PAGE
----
Every business needs to do everything it can to stand out from the crowd, to differentiate itself from the competition. This is a major challenge for companies that sell substantially the same thing as their competitors.
The average business does not have the resources of a multinational corporation that often uses its substantial marketing muscle to buy market share or to drive competition out of the marketplace. Big business also uses its deep pockets to flood various media with advertising, making them a pervasive presence.The Web has always been an egalitarian environment where smaller companies could present themselves using the same techniques as the big boys, and if these companies did it well they could stand side-by-side with their competitive behemoths.
One thing that small and medium sized businesses should take some comfort in is that many large corporations are notoriously poorly run, relying on brawn rather than brain to get the job done. Many survive because over time they have acquired huge resources, become oligopolies, or they use predatory marketing practices to stifle competition.
As the Web becomes more and more a multimedia environment, corporations are starting to use their financial resources, and inventory of commercial assets and programming (not to be confused with computer programming), to deliver their marketing messages. The question is can smaller businesses compete, and if so, how?
Dr. Max Sutherland, a Marketing Psychologist and Professor at Bond University, has written about a concept he refers to as 'slipstreaming.' Anyone who is familiar with motor racing or even bicycle racing understands that slipstreaming is a drafting method where a racer tucks behind a front-running rival reducing wind resistance and saving fuel and energy, and with a quick move, the challenger can slingshot past the race leader.
The clever implementation of slipstream style marketing campaigns can allow you to blow by your competition by using the momentum of well-known and instantly recognizable campaigns.
Slipstreaming references a collective audience memory, a kind of shared consciousness. Skillful execution draws ínstant recognition and an "Oh I Get It!" reaction without a lot of wasted setup or groundwork.
"Give Me The Same Thing, But Different!"
The key of course is how you make your version different. What's the twist? Blake Snyder, a Hollywood screenwriter and author, writes about entertainment executives' constant refrain, "Get me the same thing, but different." What Snyder has learned and what he preaches is that movie moguls understand it's easier to get people to go to a movie they understand and that was already a success, but the trick is making the new version different, that is different but the same.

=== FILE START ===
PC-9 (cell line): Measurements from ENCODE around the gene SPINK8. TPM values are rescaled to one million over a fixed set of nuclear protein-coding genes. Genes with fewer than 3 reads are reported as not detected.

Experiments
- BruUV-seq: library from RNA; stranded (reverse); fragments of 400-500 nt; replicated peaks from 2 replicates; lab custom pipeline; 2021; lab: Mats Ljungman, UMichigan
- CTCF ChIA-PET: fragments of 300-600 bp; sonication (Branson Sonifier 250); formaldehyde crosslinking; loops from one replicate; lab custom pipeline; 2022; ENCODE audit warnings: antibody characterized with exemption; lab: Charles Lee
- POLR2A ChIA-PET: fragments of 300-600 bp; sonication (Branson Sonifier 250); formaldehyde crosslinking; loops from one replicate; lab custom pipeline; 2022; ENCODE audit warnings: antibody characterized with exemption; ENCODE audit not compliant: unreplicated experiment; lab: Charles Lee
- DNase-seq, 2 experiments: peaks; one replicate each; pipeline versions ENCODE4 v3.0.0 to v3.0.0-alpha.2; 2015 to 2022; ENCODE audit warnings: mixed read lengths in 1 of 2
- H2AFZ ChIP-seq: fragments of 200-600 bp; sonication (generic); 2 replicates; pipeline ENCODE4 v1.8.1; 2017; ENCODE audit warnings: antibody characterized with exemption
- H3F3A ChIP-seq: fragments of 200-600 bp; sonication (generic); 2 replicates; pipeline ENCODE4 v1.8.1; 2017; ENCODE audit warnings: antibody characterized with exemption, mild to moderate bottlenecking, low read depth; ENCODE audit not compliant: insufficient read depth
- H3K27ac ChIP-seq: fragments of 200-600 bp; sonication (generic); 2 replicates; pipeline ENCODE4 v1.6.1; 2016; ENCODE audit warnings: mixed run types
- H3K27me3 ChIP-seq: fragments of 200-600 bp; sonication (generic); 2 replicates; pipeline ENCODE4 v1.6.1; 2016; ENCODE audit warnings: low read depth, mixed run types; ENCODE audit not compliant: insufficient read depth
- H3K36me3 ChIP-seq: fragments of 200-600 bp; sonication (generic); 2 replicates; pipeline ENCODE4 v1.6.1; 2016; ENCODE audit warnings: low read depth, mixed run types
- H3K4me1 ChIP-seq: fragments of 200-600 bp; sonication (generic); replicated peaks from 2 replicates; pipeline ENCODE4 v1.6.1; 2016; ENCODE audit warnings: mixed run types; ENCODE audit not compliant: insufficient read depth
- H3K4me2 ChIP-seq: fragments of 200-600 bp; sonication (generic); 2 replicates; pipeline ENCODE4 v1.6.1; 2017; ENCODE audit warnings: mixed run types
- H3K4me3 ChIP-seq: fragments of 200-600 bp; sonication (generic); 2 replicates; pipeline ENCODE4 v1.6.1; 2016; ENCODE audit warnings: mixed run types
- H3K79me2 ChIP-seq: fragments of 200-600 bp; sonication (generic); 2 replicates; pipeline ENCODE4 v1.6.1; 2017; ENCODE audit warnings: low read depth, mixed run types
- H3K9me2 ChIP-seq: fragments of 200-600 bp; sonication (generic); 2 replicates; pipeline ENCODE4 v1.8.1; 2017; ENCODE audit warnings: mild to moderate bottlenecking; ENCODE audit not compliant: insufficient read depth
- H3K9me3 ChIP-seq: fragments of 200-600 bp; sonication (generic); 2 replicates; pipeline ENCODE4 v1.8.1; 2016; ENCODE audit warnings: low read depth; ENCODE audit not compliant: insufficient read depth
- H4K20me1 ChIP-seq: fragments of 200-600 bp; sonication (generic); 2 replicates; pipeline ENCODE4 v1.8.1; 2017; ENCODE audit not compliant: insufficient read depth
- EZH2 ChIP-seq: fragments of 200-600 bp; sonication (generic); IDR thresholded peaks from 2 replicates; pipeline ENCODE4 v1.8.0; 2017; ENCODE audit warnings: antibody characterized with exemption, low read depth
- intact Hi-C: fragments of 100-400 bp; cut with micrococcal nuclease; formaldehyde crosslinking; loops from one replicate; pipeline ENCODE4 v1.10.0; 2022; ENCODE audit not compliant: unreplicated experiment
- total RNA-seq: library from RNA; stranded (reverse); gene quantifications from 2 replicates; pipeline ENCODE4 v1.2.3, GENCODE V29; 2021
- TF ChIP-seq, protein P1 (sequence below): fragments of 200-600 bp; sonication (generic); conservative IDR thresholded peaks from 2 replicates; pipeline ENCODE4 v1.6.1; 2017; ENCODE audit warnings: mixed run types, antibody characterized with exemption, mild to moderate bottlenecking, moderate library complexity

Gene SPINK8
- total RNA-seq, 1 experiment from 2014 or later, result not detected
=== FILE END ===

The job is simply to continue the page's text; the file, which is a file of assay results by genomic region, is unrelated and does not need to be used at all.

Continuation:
If you think slipstreaming is an easy way to be creative you're wrong. Being different but the same is not as simple as it sounds, but success can depend on it. Done poorly slipstreaming comes off as lame and imitative, but done correctly you appear clever and cutting-edge, and more importantly you deliver the marketing message in a way your audience will remember.
There are an endless variety of things you can slipstream: personalities, icons, slogans, music, advertisements, news events, pop culture phenomena, movies, television shows, commercials, and sporting events.
One of our favorite personality slipstreaming techniques is the use of voice-over. It can be implemented as part of a video campaign or as a stand-alone feature. We have used sound-alike actors to portray Rod Serling, Sam Elliot, Steve Irwin, Paul Winfield, Tom Brokaw, and many others.
What makes this approach so valuable is that most people will relate to the voice as someone they know, or are familiar with, but not immediately recognize.
This method captures people's attention with the familiar sound of a famous voice but without the cost of hiring the celebrity. Often the voice does not even have to be that close to the original, it's the cadence, delivery, tone, and scrípt that makes people sit-up and take notice.
Cutting through the jungle of advertising noise is a challenge for everyone in business and this technique is a very effective method of getting heard and being remembered.
Another slipstream technique we've used is to play upon the audience's knowledge and familiarity with certain television shows. We have created Web-videos, written scrípts, added dialogue and composed music that reminds people of the old 'Twilight Zone' series and the popular A&E show, 'City Confidential.'
One of our most successful Web-promotion campaigns was the 'Multimedia Versus SEO Campaign' where we took advantage of the well know Macintosh Versus PC television commercials. Nobödy needed an explanation or setup to understand what was going on in the commercials. We basically slipstreamed Apple's television campaign.
Slogans are another resource for slipstreaming and if you think only small companies slipstream, think again. The A&E Network used the slogan "Time Well Spent" for many years, while The Comedy Network slipstreamed it with their own twisted version "Time Well Wasted" - the same thing, but different.
With the popularity of Hip Hop music, the milk marketing board developed a series of commercials with dairy farmers rapping to a catchy Hip Hop tune well prancing around their farm animals. Hip Hop was also slipstreamed by Smirnoff in their Raw Tea campaign and 'Tea Partay' viral video.
With the popularity of poker and the World Poker Tour, we developed a Mike Sexton style character, host of the television show, for one of our projects. We've even created nostalgia radio-style audio pitches that hark back to the olden age of radio plays.
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